God will forgive my sins,” quipped Heinrich Heine on his deathbed. “It’s his job.” How different are the viewpoints of Isaiah, Paul and Luke! They note an ongoing theological tension between the assurance of God’s kindness and the call to immediate repentance. Yes, God is merciful, not punishing as we deserve, not automatically correlating our misdeeds with disasters. But there is no room for complacency: if we think we’re standing, we should watch that we do not fall.
"A man had two sons . . .” was a common way to begin a parable, especially one comparing good and bad sons. Matthew uses it to contrast one son, who promises to work in the vineyard but never shows up, with another, who at first adamantly refuses to go to the vineyard but later repents and goes (21:28-32). Which one did the will of his father, asks Jesus? Not the one who talked a good game, but the one who actually followed through with obedient actions.
The Hebrews’ stories brought their lives into balance. Moses believed that remembering where they’d been, how they’d come into the land God promised, and what God had done for them would keep them faithful. So he said that in offering the first fruits of harvest, “You shall make this response before the LORD your God: ‘A wandering Aramean was my ancestor; he went down into Egypt and lived there as an alien, few in number, and there he became a great nation, mighty and populous.’” Their story was a confession of faith, a community story that cast their thanksgiving into a framework that provided boundary and purpose to their lives together. It was a creed. Tell it again and again, Moses urged.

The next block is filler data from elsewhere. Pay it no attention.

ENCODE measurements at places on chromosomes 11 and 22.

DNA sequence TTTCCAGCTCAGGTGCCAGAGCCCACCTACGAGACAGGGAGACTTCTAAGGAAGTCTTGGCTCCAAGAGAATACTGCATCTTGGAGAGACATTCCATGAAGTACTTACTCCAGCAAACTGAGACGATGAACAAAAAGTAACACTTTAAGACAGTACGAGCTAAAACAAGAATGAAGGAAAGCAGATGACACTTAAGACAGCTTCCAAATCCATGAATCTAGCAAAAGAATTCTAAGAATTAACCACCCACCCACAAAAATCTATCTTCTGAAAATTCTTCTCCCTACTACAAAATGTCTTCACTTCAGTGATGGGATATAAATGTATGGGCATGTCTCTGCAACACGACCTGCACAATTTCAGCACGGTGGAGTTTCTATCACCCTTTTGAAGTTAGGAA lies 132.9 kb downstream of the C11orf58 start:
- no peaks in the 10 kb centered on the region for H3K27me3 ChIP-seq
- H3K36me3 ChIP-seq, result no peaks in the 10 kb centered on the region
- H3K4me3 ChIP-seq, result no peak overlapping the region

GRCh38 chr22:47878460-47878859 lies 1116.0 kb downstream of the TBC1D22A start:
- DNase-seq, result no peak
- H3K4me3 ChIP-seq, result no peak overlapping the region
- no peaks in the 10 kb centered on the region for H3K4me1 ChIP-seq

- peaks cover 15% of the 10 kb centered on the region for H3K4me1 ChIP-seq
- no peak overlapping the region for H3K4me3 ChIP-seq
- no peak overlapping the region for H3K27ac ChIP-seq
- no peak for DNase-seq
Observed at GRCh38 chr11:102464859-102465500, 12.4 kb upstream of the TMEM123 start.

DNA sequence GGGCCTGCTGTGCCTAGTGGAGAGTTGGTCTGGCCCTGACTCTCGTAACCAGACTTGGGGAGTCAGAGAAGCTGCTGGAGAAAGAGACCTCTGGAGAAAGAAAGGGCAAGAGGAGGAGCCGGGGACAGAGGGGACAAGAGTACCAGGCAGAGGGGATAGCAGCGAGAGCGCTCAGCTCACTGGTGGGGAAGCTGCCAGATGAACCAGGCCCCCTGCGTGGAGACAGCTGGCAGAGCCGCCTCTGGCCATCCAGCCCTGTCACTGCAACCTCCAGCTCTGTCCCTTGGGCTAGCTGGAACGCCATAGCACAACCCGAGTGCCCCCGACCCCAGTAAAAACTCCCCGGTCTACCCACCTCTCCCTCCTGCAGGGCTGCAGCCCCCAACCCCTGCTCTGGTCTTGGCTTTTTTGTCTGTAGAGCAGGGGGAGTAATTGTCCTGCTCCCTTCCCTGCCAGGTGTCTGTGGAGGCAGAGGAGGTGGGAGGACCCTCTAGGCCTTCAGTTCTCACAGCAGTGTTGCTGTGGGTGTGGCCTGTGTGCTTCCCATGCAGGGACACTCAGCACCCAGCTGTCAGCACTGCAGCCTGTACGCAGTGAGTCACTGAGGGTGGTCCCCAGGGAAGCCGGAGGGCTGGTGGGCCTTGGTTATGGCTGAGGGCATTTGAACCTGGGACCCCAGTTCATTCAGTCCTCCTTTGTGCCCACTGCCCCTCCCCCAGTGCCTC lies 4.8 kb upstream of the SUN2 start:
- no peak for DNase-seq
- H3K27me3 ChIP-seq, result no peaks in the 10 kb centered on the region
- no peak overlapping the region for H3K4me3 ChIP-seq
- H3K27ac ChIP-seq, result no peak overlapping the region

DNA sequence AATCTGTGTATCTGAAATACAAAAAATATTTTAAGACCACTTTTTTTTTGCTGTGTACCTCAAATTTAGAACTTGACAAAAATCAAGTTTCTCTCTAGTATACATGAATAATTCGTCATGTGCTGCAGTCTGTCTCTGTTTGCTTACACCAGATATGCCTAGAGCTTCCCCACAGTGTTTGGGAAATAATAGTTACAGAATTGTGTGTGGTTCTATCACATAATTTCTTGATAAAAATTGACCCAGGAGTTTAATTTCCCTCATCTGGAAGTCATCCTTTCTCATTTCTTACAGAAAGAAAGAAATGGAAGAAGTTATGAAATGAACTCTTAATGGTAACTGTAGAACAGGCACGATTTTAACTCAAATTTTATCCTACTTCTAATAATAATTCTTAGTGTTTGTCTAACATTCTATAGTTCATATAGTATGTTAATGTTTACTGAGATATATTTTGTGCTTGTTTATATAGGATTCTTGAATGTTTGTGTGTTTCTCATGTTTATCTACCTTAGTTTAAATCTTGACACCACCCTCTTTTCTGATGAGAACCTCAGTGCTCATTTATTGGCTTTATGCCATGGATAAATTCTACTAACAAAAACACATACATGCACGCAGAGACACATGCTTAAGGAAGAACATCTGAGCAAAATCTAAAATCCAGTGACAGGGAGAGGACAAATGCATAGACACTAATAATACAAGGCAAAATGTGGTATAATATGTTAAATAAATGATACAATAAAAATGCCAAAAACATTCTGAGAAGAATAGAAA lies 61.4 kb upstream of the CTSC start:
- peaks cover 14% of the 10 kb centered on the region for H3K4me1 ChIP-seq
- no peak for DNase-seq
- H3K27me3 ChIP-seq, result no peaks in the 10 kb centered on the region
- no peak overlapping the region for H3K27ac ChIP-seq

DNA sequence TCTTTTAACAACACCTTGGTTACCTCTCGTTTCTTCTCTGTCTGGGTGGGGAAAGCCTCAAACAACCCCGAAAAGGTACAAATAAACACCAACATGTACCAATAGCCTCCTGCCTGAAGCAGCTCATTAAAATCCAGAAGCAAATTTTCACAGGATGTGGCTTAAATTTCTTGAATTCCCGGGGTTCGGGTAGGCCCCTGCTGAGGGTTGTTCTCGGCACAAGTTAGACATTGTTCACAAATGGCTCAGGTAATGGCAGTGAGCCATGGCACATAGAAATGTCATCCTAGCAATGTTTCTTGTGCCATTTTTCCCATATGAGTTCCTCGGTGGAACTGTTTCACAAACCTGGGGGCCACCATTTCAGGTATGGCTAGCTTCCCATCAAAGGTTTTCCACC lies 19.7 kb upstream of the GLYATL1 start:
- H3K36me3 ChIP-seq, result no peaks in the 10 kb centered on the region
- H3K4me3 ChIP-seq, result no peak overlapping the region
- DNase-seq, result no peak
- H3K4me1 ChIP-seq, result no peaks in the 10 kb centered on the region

When my friends and I sang at church camp, we sang sincerely, often teary-eyed, seated on the ground with the cross illumined by candlelight in front of us. In those emotional moments, I imagined myself to be standing firm in the Lord as Paul had urged the Philippians to do. In those moments, I was determined to set my face toward him. But my single-mindedness never lasted.
Jesus leads his disciples up a mountain. He was forever making them go places with him that nobody much wanted to go. But this was different. Mountains are good, quiet, restorative places for Sabbath retreat, rest and renewal. The pace had been hectic, so they headed for the hills. But on the mountain everything changes. The disciples’ solitude is intruded upon by the dead. If Peter hoped to “find himself,” forget it. He is discovered by the two great figures of the faith—Moses and Elijah. There is stunning, transfiguring vision and inspired speech. Peter, jolted awake, listens in on the conversation between Jesus and the patriarchs.